Randy Newman embraces the spectrum of emotion
Just the other day, as I was driving my 15-year old son to school, his response to what I was playing (The Randy Newman Songbook, Volume 2) on the CD player was, “Hey – isn’t that the Toy Story guy?”
Yet he’ll likely be remembered more for his Grammy-winning scores for countless Disney/Pixar films—perhaps the most human element of what is otherwise a highly automated production process —than as the legendary singer, songwriter and composer behind an infectious catalogue of phenomenal songs.
Most of the people in Convocation Hall, for one thing, give or take the kids who’d been brought along in the hopes they’d be enlightened. Randy Newman carries this weight with him, his shoulders slightly stooped with age and his hair tousled white.
His songs have stolen the hearts and souls of a previous generation, while his soundtracks have had the same effect on the generation that followed. His very name should be every bit as revered as any Dylan, Young, Cohen or Springsteen. And, with many of us, it is.
Yet, just fresh from winning his umpteenth Grammy win, there were, visibly, seats available in this hallowed hall. After a particularly strong audience response to “It’s Lonely at the Top”, he said—obviously touched— “It’s been a real pleasure playing for you this evening…I just wish you’d brought some of your f*&*ing friends”.
Everyone roared but such an injustice is simply part and parcel of what being a Randy Newman fan is all about. He’s an in-joke. And as biting a satirist, as twisted a human historian and as bent an individual as he has proven to be through his rich collection of jaw-dropping, heart-wrenching, side-splitting material, he does it first for himself, and for anyone else who’ll take the time to listen.
We were all along for the ride that night, and it’s these moments of sincere appreciation, I’m sure, that protect his sanity from the Hollywood grind. As Newman tore through a total of some 38 songs, representing samples from each of his (now) 34 albums, you knew each represented part of a personal tapestry of Newman’s life as much as they’ve become part of ours.
His performance embraced the spectrum of human emotion, wrenching tears and laughs alike, together with some audience-involving singalongs which proved every bit as absurd as some of his lyrics.
Accompanying himself only on piano, his deep New Orleans roots are more than audible, rollicking across the keyboard while he rolls and taps his feet as if he was a kid. Stripped of their powerful arrangements, his peculiar style works wonderfully – just his curmudgeonly croak of a voice and a masterful collision of notes rolling out of his piano.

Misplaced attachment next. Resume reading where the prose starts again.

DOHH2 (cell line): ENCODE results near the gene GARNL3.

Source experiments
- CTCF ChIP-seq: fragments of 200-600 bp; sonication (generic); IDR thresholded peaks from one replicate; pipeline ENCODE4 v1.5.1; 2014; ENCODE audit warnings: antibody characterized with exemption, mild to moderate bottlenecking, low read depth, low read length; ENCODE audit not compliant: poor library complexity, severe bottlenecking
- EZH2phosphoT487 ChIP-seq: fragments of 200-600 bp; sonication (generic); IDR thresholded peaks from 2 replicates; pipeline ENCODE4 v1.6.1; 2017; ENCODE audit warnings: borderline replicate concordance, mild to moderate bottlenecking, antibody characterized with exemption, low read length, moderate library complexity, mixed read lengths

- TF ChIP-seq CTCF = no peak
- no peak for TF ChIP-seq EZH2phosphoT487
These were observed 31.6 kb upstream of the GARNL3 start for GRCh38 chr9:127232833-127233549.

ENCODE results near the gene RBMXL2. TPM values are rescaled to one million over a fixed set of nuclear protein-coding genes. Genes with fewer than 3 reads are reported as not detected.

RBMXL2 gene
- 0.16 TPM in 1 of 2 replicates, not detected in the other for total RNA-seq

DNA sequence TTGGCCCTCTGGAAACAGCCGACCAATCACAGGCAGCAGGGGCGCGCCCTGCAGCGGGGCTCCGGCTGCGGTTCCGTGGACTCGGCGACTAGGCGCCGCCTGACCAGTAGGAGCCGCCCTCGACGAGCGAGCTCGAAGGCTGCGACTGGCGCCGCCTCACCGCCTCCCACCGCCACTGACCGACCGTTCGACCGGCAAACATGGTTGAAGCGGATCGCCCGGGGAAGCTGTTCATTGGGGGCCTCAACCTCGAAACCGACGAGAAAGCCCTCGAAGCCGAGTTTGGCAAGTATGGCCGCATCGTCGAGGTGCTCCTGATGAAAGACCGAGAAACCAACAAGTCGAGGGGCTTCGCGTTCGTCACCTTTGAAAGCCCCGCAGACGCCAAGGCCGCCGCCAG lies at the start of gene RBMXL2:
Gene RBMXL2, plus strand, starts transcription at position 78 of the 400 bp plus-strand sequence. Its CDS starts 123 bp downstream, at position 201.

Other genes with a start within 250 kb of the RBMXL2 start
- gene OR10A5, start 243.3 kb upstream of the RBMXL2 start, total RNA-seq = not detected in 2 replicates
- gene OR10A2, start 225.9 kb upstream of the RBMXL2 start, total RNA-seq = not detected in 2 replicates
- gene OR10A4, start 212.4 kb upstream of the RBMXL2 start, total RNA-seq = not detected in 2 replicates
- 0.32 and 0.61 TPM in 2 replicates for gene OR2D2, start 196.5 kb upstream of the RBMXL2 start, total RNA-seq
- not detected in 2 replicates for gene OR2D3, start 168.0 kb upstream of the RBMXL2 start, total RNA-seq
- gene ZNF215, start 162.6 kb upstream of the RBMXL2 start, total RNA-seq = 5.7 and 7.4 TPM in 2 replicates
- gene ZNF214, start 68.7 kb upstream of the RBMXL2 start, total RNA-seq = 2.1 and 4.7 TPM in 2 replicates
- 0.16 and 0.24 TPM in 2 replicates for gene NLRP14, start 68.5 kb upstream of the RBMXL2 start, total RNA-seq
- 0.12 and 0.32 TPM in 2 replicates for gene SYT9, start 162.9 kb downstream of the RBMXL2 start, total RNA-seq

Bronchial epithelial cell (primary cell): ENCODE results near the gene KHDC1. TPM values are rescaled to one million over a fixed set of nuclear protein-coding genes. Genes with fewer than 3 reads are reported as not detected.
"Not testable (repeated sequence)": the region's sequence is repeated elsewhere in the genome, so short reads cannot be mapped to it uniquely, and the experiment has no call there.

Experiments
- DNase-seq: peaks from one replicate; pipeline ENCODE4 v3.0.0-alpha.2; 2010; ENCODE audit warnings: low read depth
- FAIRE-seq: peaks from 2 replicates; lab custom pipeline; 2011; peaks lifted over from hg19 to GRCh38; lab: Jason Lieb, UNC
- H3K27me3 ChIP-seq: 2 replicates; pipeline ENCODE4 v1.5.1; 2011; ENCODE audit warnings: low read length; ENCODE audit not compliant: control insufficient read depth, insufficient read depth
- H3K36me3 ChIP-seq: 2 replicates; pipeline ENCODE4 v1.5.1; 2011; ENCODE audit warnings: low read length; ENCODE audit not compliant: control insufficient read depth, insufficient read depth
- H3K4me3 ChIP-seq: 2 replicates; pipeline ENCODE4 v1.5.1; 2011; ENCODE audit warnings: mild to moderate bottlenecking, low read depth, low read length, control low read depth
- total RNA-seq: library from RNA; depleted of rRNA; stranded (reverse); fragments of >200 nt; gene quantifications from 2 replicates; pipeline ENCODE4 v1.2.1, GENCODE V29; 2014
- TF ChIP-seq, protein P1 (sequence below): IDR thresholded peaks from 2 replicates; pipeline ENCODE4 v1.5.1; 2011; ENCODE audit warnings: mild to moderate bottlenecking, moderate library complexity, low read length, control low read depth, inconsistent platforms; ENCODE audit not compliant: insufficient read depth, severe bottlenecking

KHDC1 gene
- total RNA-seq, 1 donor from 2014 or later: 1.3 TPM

Leading off with Born Again’s “It’s Money That I Love”, Newman followed with a tremendous sampling of songs —ending the first set with the Disney-friendly “You’ve Got A Friend of Me” (so the kids could go home) and a rousing rendition of the sheer genius that is Sail Away’s “Political Science” —as prophetic a comment on U.S. foreign policy in ’72 as it remains today.
Lovingly pummeled with Newman classics new and old, they kept coming: “Baltimore”, “Rollin’”, “Wedding in Cherokee County”, Life Is Good”, “I Love L.A.” Many of the best songs come from his latest, Harps and Angels, proving that he’s far from cruising on past successes. He’s never let up.
From the hilarious title track to the poignant, personal “Losing You” and the tear-inducing “Feels Like Home” (which ended the second set with a wallop) these songs, both public and private, represent the essence of the man.
Some are fall-down funny, like his anthem to aging rock stars, “I’m Dead (But I Don’t Know It)” and “It’s Lonely at the Top”; others are beautiful, heartfelt compositions, like “Marie” and “Living Without You”; some are hits for others, like “Mama Told Me Not To Come” and “You Can Leave Your Hat On”; while others are historically-based, like “Louisiana 1927” or “The Great Nations of Europe” or man-made disasters like “Burn On”—always with a wry twist and usually loaded with more than one meaning.
Newman’s sense of humour is regularly misunderstood as those with less sense misconstrue his liberal doses of irony as being offensive fare. The joke’s on them. “Short People”—a case in point—still gets a huge round of applause, 34 years later. At the same time, you could hear a pin drop for one of Newman’s most beautiful songs, “I Miss You”, revealing a personal side that almost felt too private. Truly one of the evening’s finest offerings.
Closing with “I Think it’s Going to Rain Today” from his first album (’68), Newman left the audience exhausted—having prevailed over such a wide-ranging sea of emotions throughout this stripped-down, pure presentation. Exhausted in the blissful sense of being satisfied, knowing we had witnessed the true talents of one of the world’s greatest singer-songwriters, of a kind they simply don’t make anymore.
Humankind doesn’t deserve him – “that Toy Story guy”.